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Showing results for tags 'directpatientcare'.
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I am applying for 2021-22 cycle. I graduated recently and don't have any formal work experience. I am tired of applying to jobs, cold-calling clinics and hospitals for jobs. I even offered to work for free. I am licensed (EKG, and phleb) then also I am getting rejected. Nobody wants to hire anymore, they don't even need free services. I am a person of color, I hope that is not the reason.
So I finally got a job at my dream hospital!! I am currently working there as a Patient Care Technician/ PCT. However, I will be leaving for PA school next year. I really want to return to this hospital and work as a PA! The problem is that getting a job at my hospital is super competitive. Is there a way for me to ensure/ increase my chances of getting a PA job in this facility in the future? (Also, what do you guys think of requesting a absense of leave instead of quitting? Can I be able to come back to the hospital to pursue a higher position?) Thanks in advance!
Hi! This fall I will commence my undergraduate studies at SUNY Cortland and I'm pretty concerned with being prepared for applying to PA programs, especially in regards to obtaining direct patient care hours. I was doing research and there are programs in which their accepted candidates average or will have even have more than 4,000 hours. This is quite the daunting task considering I plan to be a full-time student over the next four years. As of now, I plan on being involved in the campus EMS squad where I will receive training and will be required to serve a minimum of two 12-hour shifts per semester. However, I will aim to serve at least 1 of these shifts every week. Do these volunteer hours count as direct patient care hours? Additionally, the squad will pay for my EMT-B training throughout this upcoming year's spring semester if I agree to volunteer for them for the two semesters of my sophomore year. Thus, I will be able to at least volunteer as an EMT-B over the next few summers as well. Cortland Regional Medical Center is also a five-minute drive from the university, so I will most likely be able to shadow and volunteer here, but they are not a teaching hospital so they do not often have training experiences. So my overarching question is how am I supposed to get the hours I need by the fall of my senior year when application season begins? Will I most likely have to accumulate hours for another year after my undergrad? Furthermore, are there any other positions I can seek to display diversity within the hours I accumulate, and are there any other pieces of advice you can offer me as I begin to plan? Thanks for all the help!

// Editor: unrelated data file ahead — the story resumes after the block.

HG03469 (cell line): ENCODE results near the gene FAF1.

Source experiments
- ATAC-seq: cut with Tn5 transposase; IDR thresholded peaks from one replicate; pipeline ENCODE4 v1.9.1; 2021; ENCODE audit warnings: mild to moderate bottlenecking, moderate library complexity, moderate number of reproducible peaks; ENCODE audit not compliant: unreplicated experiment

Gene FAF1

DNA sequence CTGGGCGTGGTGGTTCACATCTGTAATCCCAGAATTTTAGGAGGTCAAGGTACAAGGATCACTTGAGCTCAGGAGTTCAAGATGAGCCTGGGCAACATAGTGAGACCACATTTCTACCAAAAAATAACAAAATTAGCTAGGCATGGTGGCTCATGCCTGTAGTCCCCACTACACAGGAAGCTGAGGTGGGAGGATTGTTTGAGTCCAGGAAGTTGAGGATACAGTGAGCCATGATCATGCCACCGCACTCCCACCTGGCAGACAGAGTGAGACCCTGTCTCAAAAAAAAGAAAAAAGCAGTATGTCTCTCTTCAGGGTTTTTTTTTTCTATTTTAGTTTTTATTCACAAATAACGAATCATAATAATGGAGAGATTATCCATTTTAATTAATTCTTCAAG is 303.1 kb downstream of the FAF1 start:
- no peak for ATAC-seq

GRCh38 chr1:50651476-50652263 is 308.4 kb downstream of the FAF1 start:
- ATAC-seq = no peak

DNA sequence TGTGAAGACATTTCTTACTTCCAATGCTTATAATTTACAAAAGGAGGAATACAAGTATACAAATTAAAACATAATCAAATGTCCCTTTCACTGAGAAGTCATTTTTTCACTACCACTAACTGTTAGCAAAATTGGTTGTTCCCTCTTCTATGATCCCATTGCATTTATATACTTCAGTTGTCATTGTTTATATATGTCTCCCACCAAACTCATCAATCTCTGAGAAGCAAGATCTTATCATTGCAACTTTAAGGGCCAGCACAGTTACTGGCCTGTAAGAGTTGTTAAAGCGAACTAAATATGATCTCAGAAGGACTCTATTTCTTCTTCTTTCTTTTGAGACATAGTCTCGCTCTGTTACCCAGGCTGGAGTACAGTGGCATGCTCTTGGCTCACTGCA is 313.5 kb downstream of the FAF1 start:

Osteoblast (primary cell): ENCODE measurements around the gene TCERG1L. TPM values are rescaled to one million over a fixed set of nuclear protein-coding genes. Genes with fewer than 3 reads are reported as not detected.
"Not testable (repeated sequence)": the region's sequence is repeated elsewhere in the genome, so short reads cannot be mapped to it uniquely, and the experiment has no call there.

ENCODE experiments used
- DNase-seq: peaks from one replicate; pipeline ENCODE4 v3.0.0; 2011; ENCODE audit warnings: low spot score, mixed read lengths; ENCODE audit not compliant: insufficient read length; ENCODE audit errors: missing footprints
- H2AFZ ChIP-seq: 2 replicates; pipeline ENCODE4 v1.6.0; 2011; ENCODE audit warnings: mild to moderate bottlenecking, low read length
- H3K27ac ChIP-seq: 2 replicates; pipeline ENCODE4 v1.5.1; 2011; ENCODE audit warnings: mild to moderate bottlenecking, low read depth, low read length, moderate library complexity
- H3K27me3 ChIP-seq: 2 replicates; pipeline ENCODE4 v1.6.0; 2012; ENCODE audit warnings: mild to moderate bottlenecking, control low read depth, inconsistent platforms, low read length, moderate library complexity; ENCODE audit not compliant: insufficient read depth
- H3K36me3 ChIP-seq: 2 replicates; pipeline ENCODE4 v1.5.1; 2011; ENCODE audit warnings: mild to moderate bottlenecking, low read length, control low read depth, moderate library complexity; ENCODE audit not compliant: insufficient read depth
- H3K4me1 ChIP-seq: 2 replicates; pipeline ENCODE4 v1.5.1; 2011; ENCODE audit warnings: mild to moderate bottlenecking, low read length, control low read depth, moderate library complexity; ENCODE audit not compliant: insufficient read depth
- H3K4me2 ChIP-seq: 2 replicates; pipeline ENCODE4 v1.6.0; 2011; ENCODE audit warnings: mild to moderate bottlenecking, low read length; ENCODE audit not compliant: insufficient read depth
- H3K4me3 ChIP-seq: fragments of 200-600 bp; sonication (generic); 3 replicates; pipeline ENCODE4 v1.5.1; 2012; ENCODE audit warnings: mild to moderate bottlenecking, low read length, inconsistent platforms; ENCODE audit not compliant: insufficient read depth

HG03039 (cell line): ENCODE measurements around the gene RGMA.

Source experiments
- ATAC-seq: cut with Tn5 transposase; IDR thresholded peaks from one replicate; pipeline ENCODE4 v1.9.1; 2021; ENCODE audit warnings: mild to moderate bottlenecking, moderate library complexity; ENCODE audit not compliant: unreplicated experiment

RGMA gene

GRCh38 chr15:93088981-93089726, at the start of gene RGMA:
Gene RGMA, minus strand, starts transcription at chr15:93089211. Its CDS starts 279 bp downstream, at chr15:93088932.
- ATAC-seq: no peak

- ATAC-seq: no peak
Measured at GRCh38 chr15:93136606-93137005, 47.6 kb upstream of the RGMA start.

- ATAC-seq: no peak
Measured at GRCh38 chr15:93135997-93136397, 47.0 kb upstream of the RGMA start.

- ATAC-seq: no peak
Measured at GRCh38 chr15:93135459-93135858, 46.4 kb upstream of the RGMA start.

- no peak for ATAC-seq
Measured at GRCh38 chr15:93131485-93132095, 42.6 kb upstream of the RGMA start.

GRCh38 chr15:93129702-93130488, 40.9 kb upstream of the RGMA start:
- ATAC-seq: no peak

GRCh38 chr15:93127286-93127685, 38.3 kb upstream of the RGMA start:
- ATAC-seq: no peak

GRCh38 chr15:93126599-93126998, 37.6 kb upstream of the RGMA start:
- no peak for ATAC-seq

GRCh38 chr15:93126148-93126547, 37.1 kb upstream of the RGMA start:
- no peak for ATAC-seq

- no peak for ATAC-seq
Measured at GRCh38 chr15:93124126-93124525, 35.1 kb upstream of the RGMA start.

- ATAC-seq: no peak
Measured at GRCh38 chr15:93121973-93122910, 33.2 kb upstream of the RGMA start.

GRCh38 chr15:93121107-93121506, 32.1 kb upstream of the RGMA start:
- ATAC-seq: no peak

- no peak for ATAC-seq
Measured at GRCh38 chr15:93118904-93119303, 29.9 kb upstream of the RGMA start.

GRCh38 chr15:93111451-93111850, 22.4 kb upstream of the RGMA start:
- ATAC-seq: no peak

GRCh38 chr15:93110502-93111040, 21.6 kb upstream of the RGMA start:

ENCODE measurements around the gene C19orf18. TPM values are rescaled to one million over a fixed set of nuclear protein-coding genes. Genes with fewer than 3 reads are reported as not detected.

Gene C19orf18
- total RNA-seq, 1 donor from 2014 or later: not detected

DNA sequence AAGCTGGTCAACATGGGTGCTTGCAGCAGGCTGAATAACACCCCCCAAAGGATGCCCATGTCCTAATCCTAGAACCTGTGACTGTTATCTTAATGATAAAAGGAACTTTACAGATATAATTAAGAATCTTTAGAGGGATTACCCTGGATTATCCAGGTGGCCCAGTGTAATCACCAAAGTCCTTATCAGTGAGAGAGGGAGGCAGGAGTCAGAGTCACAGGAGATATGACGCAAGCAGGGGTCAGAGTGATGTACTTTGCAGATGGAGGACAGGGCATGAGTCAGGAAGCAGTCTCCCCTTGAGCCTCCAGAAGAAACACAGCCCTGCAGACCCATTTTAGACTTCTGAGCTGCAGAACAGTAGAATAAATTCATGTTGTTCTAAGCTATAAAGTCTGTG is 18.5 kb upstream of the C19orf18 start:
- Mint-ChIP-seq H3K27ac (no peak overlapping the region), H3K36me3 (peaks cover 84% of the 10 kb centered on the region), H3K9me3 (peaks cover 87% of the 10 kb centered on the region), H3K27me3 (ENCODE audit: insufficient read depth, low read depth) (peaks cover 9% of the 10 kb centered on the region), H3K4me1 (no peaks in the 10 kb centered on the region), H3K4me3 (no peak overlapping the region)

Hi Guys, Was wondering if this position sounded like a good venue for DPC. Essentially i will being doing a significant amount of clerical work in ultrasound, but will be assisting patients in mammography (preparing for their scan, setting them up, dressing them, getting them from the waiting room, etc.) I know it is nothing compared to EMT or ED tech, but I am hoping that some schools might still recognize it even though I am not doing a whole lot with the patients.